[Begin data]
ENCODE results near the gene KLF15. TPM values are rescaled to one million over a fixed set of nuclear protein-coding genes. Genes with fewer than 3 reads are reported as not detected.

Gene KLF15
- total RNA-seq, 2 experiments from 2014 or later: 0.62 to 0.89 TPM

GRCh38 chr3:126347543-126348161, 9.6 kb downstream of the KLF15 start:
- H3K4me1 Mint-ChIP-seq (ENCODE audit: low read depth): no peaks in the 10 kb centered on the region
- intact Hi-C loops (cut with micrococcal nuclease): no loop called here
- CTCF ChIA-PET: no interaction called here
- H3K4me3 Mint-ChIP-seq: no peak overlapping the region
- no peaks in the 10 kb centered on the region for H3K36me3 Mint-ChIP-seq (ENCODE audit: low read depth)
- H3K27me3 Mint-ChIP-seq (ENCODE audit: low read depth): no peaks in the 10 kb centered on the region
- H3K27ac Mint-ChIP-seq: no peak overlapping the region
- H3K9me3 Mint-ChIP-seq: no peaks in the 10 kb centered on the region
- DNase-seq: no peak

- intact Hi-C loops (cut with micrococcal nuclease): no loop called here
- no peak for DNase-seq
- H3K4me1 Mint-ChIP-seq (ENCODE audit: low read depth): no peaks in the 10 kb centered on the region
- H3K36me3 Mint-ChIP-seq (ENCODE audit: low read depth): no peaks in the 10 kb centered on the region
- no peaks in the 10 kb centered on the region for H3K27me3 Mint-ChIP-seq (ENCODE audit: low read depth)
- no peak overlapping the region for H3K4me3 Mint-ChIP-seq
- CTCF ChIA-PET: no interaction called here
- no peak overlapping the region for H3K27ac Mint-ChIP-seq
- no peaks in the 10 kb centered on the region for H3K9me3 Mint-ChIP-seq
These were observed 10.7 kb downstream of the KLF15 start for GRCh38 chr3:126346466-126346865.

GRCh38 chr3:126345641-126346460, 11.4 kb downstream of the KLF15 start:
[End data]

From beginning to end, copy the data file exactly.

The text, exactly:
ENCODE results near the gene KLF15. TPM values are rescaled to one million over a fixed set of nuclear protein-coding genes. Genes with fewer than 3 reads are reported as not detected.

Gene KLF15
- total RNA-seq, 2 experiments from 2014 or later: 0.62 to 0.89 TPM

GRCh38 chr3:126347543-126348161, 9.6 kb downstream of the KLF15 start:
- H3K4me1 Mint-ChIP-seq (ENCODE audit: low read depth): no peaks in the 10 kb centered on the region
- intact Hi-C loops (cut with micrococcal nuclease): no loop called here
- CTCF ChIA-PET: no interaction called here
- H3K4me3 Mint-ChIP-seq: no peak overlapping the region
- no peaks in the 10 kb centered on the region for H3K36me3 Mint-ChIP-seq (ENCODE audit: low read depth)
- H3K27me3 Mint-ChIP-seq (ENCODE audit: low read depth): no peaks in the 10 kb centered on the region
- H3K27ac Mint-ChIP-seq: no peak overlapping the region
- H3K9me3 Mint-ChIP-seq: no peaks in the 10 kb centered on the region
- DNase-seq: no peak

- intact Hi-C loops (cut with micrococcal nuclease): no loop called here
- no peak for DNase-seq
- H3K4me1 Mint-ChIP-seq (ENCODE audit: low read depth): no peaks in the 10 kb centered on the region
- H3K36me3 Mint-ChIP-seq (ENCODE audit: low read depth): no peaks in the 10 kb centered on the region
- no peaks in the 10 kb centered on the region for H3K27me3 Mint-ChIP-seq (ENCODE audit: low read depth)
- no peak overlapping the region for H3K4me3 Mint-ChIP-seq
- CTCF ChIA-PET: no interaction called here
- no peak overlapping the region for H3K27ac Mint-ChIP-seq
- no peaks in the 10 kb centered on the region for H3K9me3 Mint-ChIP-seq
These were observed 10.7 kb downstream of the KLF15 start for GRCh38 chr3:126346466-126346865.

GRCh38 chr3:126345641-126346460, 11.4 kb downstream of the KLF15 start: